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The State of the World's Children

Experts discuss issues raised in UNICEF's flagship report at panel discussion in New York

© UNICEF/2012/Shi
Khaled Mansour, UNICEF Director of the Division of Communication, speaks at a panel discussion about UNICEF's flagship publication, 'The State of the World's Children 2012', in New York City.

By Priyanka Pruthi

NEW YORK, US, 8 March 2012 – For 15-year-old Shakora Townsend, growing up in one of the toughest neighborhoods in New York City has made living with poverty, violence and discrimination a part of her daily life.

“I shouldn’t be defined by where I was born. People see children who live in public housing or whose parents are on food stamps and think that we don’t have any goals of our own. They are wrong,” she said.

Speaking on behalf of hundreds of millions of children living in urban poverty at a panel discussion co-hosted by UNICEF at the New School in New York, Shakora, along with other representatives from the ATD (All Together in Dignity) Fourth World Movement Youth Group, urged governments and policy makers to address the needs of children being left behind in booming cities.

“Our families do all that they can and more, but when resources are scarce and unemployment is high, they have to ask for our support. We are proud to rise to the challenge of contributing to our families, but the actual responsibility has an impact on our academic performance,” said teenager Maysha Prince.

Highlighting inequities

At the event, a panel of development experts, professors and government officials addressed the questions and issues raised in UNICEF’s flagship publication, ‘The State of the World’s Children 2012: Children in an Urban World’.

© UNICEF/2012/Shi
Moderator and UNICEF Research Officer Nikola Balvinintroduces representatives of youth group ATD Fourth World Movement at a panel discussion in New York City.

“Hundreds of millions of children live in informal settlements and slums under some of the most challenging conditions on earth. They endure hunger, they endure ill health and the denial of such crucial services as education, clean water and sanitation. This should inspire shame and action on the part of the political, commercial and cultural elites who live in the very same cities,” said Khaled Mansour, Director of the UNICEF Division of Communication.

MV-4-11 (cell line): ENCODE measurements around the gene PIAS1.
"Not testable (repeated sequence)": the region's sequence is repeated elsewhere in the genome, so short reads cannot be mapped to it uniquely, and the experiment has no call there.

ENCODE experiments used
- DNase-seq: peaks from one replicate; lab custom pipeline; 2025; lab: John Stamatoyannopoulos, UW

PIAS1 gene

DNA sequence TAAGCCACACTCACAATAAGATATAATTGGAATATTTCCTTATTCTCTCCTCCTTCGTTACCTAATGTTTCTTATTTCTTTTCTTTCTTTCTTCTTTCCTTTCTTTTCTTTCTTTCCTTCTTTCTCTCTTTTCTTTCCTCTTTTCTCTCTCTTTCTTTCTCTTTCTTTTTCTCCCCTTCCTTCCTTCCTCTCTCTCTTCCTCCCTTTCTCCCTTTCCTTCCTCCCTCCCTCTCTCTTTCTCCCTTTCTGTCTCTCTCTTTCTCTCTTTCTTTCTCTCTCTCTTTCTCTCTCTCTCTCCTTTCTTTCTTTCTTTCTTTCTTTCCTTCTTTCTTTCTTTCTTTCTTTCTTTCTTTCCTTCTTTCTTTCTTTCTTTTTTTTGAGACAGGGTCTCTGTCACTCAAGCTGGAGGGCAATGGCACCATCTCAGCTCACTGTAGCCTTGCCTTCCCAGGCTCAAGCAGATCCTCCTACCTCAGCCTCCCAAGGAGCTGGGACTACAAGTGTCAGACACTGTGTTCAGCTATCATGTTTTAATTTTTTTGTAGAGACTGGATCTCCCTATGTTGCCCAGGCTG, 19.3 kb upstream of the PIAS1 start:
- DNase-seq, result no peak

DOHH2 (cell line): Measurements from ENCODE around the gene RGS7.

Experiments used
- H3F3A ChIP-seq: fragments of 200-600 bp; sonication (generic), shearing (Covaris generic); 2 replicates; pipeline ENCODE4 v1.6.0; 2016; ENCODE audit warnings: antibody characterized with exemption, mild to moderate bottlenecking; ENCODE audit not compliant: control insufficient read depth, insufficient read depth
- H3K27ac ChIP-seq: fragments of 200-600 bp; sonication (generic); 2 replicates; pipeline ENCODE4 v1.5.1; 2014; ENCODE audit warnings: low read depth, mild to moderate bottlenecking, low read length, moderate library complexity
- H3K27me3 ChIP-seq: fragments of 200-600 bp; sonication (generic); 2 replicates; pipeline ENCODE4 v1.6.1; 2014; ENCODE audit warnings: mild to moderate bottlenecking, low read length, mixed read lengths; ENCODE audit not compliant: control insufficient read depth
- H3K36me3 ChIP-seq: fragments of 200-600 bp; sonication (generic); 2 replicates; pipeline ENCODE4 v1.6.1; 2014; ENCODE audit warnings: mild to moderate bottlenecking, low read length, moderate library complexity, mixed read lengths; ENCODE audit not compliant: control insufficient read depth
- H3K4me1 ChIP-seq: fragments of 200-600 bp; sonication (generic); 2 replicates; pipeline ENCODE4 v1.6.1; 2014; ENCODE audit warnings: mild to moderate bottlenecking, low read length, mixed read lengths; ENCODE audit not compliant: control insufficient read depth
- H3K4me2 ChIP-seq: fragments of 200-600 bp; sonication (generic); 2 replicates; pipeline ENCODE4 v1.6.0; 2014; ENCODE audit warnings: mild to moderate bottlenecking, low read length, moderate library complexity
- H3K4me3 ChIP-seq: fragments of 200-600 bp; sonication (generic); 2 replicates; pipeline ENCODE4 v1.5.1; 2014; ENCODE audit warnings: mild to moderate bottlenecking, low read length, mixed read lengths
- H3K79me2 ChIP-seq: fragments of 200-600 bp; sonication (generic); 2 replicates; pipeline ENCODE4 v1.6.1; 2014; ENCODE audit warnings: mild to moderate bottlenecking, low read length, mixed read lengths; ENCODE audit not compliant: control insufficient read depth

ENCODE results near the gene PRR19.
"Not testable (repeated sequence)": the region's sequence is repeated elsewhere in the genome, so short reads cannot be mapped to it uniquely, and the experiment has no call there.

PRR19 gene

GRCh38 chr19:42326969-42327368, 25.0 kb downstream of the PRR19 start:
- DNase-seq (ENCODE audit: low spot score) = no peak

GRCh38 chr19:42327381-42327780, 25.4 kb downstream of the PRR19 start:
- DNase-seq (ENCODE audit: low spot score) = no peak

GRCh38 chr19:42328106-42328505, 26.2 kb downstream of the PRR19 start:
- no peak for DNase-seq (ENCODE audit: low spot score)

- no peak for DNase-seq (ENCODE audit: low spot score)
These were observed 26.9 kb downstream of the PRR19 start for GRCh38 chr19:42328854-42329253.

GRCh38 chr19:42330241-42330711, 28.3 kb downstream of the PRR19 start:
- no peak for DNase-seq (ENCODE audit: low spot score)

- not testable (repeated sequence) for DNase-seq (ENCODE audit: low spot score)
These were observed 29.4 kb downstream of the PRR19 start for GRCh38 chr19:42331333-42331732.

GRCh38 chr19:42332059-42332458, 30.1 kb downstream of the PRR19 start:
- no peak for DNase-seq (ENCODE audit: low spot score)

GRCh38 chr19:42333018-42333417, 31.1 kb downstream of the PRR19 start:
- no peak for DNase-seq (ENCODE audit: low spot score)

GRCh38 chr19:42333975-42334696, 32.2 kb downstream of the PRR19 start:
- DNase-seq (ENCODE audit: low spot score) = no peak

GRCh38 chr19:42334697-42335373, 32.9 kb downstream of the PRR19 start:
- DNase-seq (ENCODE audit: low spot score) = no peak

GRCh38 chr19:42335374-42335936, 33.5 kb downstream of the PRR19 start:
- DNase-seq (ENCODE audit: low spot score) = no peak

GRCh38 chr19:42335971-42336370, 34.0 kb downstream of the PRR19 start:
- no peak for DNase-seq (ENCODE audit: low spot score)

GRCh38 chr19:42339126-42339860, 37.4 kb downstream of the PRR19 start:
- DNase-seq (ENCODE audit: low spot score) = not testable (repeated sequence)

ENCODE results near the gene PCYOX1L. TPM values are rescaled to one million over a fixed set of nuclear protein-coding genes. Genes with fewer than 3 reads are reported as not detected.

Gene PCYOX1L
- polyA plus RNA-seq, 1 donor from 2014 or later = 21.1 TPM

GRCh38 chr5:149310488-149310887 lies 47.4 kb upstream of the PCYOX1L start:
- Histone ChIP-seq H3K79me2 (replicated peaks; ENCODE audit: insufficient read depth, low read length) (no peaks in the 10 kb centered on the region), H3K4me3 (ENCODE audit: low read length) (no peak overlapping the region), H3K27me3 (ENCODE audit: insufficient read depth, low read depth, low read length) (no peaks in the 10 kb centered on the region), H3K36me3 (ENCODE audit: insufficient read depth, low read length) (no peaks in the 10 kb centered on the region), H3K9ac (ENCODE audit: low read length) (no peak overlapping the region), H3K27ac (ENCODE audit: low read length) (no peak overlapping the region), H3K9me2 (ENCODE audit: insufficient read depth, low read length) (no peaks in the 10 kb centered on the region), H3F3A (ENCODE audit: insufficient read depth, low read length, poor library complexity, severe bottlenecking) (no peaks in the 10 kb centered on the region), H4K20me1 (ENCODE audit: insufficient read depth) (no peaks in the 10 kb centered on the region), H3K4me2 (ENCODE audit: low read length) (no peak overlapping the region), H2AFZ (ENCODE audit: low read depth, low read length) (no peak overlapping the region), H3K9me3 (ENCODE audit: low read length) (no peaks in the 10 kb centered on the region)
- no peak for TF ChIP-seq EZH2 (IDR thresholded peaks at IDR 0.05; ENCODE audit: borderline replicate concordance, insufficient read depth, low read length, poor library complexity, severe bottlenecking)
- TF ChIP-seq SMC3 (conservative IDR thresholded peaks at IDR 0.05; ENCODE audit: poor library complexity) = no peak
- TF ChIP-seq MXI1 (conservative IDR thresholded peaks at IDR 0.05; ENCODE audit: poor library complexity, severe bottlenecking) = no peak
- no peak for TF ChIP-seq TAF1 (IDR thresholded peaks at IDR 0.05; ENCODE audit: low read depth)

‘The State of the World’s Children 2012’ highlights the sharp disparities that are found in urban areas between children from poorer households and those from wealthier households.

“We’re looking at meeting a critical mass or tipping point. And maybe today is the beginning of a new era of working in urban areas for development organizations….to address the imbalances and inequities that are very apparent in the world today,” Robert Jenkins, Associate Director of UNICEF’s Division of Policy and Practice.

More research needed

With the explosive growth of urban populations – almost half of the world’s children now live in urban areas – experts say that understanding the location, scale and nature of poverty affecting children is the necessary first step to reaching those left behind.

“If you have some material deprivation and you are discriminated against…you are amongst the poorest of the poor and in the exclusion area – but we don’t have too much information on these people,” said Alberto Minujin, Director of ‘Equity for Children’ at the New School.

© UNICEF/2012/Shi
Audience members watch a panel discussion about UNICEF's 'State of the World's Children 2012' report in New York City.

“They are living not in the mega cities but in a myriad of smaller cities and towns,” said Mark Montogmery, an economics professor at the State University of New York at Stony Brook. “We need to set aside these misconceptions of urbanization and urban poverty so we are not misled. We need to keep the smaller urban places in our minds as we devise policies and programs. Be careful about over-focusing on slums. And we need to give attention to migration and mobility.”

Listening to children’s voices

‘The Child Friendly Cities model’ is a potential framework for government officials and development organizations, suggested Pamela Wridt, the Co-Director of the Children’s Environments Research group at the Graduate Center of the City University of New York. 

“A Child Friendly City is a city that’s committed to a process for the realization of children’s rights. At the core of it is child participation – children’s voices and concerns and matters for young people,” said Pamela Wridt. “Young people can lead assessments about their rights, they can generate valid, reliable data that administrators, mayors and researchers can count on,” she said.

Commissioner Jeanne B. Mullgrav of New York City’s Department of Youth and Community Development (DYCD) agreed, speaking of her department’s efforts to seek out the perspectives of young people. “Much of what we do is to get guidance from young people… The unifying principles that drive DYCD are equity, accountability and maximizing community engagement.” 

People living in urban poverty must also be included in decision-making processes, experts emphasized.

“What the urban poor need and what they deserve now – beyond improved services delivery and as a pre-requisite for improved services – is inclusion,” said Khaled Mansour. “Positive change follows when the excluded are no longer shunned but instead granted the right to take part in local decision-making. After all, who else is better and more qualified than them to help identify the challenges and to devise the solutions.”

Shakora echoed these sentiments. “People can’t speak for us... But when we get to speak on behalf of ourselves and our experiences, that’s a positive step.”



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